Red “Surprise”

“The sky was red that day. All the smoke, the crap that’d been filling the air all summer. It put everything in an amber red light, like looking at the world through hell-colored glasses. That’s how I first saw Yonkers, this little, depressed, rust-collar burb just north of New York City. I don’t think anybody ever heard of it. I sure as hell hadn’t, and now it’s up there with, like, Pearl Harbor…no, not Pearl…that was a surprise attack. This was more like Little Bighorn, where we…well…at least the people in charge, they knew what was up, or they should have. The point is, it wasn’t a surprise, the war…or emergency, or whatever you want to call it…it was already on. It had been, what, three months since everyone jumped on the panic train.” (93)

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In this passage, Todd Wainio illustrates the initial setting and thoughts in regards to the “Great Panic.” In particular, this passage begins to illustrate and foreshadow the horrors that are about to come before the soldiers in the war. Brooks does this through the use of diction, imagery, and figurative language.

For example, through diction and imagery, Brooks is able to highlight the beginnings of the battle with the undead. For example, Todd paints an image of red in many of the initial sentences in phrases such as “amber red light” and “hell-colored glasses”. As red is reminiscent of blood and violence, Todd is further setting the scene of that war that is upon them. The color red could also be emphasizing the aggression and anger that the soldiers are feeling which is further described later on in the interview (ie. not being able to go up on the roof tops even though tactically it would be a better choice).

In addition to the use of red, Todd also refers to the war as a “panic train.” There have been so many mistakes in regards to this zombie war made by so many to the point that people are simply there for the ride whether they like it or not. Also, by using the “panic” to describe the train creates an atmosphere of uncertainty. When people are not very sure of their situation, they may go into a state of panic as they feel that they are inadequately prepared. Similarly, when the soldiers are being sent into the middle of this war, there are many unknowns that they aren’t able to properly prepare for although it has already been three months from the beginning of the panic. Even with a quarter of the year passing by, there is still much that needs to be done.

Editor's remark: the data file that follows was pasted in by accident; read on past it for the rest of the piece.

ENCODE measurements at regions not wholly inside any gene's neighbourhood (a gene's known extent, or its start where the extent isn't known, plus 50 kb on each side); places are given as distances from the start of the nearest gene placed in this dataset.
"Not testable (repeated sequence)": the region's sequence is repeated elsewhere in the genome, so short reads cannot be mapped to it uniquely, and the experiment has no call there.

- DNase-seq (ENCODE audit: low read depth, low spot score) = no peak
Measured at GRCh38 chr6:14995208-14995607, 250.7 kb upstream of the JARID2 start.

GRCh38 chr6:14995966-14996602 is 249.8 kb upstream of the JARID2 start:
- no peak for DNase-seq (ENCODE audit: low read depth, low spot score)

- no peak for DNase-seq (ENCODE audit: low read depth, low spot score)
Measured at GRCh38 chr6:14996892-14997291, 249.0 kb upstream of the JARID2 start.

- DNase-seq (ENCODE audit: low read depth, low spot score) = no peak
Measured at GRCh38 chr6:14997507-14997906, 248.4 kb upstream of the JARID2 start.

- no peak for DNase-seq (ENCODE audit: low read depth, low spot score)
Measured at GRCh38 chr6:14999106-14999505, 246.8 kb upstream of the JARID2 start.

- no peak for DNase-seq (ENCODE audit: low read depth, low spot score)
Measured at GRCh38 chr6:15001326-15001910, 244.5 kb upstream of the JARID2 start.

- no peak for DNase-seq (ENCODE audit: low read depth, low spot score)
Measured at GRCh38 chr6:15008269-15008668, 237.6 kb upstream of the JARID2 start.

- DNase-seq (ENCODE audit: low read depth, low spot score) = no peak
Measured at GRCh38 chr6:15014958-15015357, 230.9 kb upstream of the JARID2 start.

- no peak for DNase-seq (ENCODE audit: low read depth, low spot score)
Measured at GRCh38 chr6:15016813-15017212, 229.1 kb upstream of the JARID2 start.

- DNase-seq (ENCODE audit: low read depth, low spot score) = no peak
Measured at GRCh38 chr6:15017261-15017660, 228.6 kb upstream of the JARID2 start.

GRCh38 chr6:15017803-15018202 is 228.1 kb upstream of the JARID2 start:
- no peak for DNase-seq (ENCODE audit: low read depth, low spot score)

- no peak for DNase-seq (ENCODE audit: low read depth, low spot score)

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Furthermore, Brooks’s use of repetition and syntax demonstrates the horrors of the war. For example, in the second sentence of the excerpt, Todd repeats “hell”. With this emphasis on hell, Todd places the soldiers in an environment in which there is no escape. Whether or not the soldiers die of natural causes or become reanimated, there is no true escape. They are going to be thrown into a battlefield full of reanimated zombies which only produce chaos and death. In addition, the use of ellipses creates breaks in the storytelling which further creates a sense of doubt and uncertainty. Todd needs to take a break in between his statements to make adjustments and clarifications upon his previous statements. This illustrates the inadequacy to do what needs to be done.

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Thus, through the use of literary devices and figurative language, Brooks demonstrates the upcoming and ongoing battles of the war of the undead versus the living.

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One thought on “Red “Surprise”

  1. Hi Emily,

    I also noticed the phrase “hell-colored glasses” as I was reading; this phrase reminded me of the saying “viewing the world through rose-colored glasses,” which characterizes a person with excessive optimism. Here, however, it’s the exact opposite. People see everything through the lens of hell, which reflects the trauma the Great Panic has inflicted.

    In addition, I liked your point about the “panic train” because this metaphor definitely captures the desperation of the situation; people board the train (similar to the saying “jumping on the bandwagon”) not knowing where their destination or whether there even is a destination. You also discussed how the “panic train” applies to the soldiers who are “being sent into the middle of this war”—I thought this was interesting because it implies that soldiers are pawns of those in power, able to be directed or dispatched at whim. The soldiers unwittingly board the “panic train” because they are trapped not only in their own fear, but also in the fear of those around them. This creates the “hell” that you talk about in your third body paragraph. Ultimately, the situation that World War Z presents persists because of the fear and panic circulating among the population.

    Like

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